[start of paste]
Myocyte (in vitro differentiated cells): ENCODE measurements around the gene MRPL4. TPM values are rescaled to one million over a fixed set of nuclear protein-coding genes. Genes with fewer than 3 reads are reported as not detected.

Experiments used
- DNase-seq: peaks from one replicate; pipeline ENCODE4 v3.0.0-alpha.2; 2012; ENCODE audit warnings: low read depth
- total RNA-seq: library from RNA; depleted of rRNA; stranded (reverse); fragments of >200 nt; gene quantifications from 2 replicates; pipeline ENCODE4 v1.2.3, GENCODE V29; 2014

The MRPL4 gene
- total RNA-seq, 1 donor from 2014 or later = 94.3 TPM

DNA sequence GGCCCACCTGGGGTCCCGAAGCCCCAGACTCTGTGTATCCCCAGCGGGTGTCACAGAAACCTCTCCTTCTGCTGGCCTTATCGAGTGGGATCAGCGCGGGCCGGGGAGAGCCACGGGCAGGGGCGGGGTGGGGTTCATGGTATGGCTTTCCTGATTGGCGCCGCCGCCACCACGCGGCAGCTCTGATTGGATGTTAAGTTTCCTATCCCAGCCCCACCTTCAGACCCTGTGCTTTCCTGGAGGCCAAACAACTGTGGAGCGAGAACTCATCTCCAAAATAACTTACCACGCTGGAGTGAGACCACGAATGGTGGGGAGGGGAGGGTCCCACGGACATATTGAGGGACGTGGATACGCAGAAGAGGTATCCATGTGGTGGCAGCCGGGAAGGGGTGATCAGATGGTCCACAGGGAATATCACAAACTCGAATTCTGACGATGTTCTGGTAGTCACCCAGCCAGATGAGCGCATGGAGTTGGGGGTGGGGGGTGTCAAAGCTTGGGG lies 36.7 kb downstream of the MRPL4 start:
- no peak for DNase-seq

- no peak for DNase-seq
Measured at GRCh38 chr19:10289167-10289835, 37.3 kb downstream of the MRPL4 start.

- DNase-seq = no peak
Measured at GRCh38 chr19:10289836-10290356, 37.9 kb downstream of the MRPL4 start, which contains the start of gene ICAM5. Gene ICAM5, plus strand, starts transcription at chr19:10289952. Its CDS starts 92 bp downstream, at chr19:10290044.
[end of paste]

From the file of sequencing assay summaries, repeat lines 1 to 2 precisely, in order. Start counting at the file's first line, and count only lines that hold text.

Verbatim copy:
Myocyte (in vitro differentiated cells): ENCODE measurements around the gene MRPL4. TPM values are rescaled to one million over a fixed set of nuclear protein-coding genes. Genes with fewer than 3 reads are reported as not detected.

Experiments used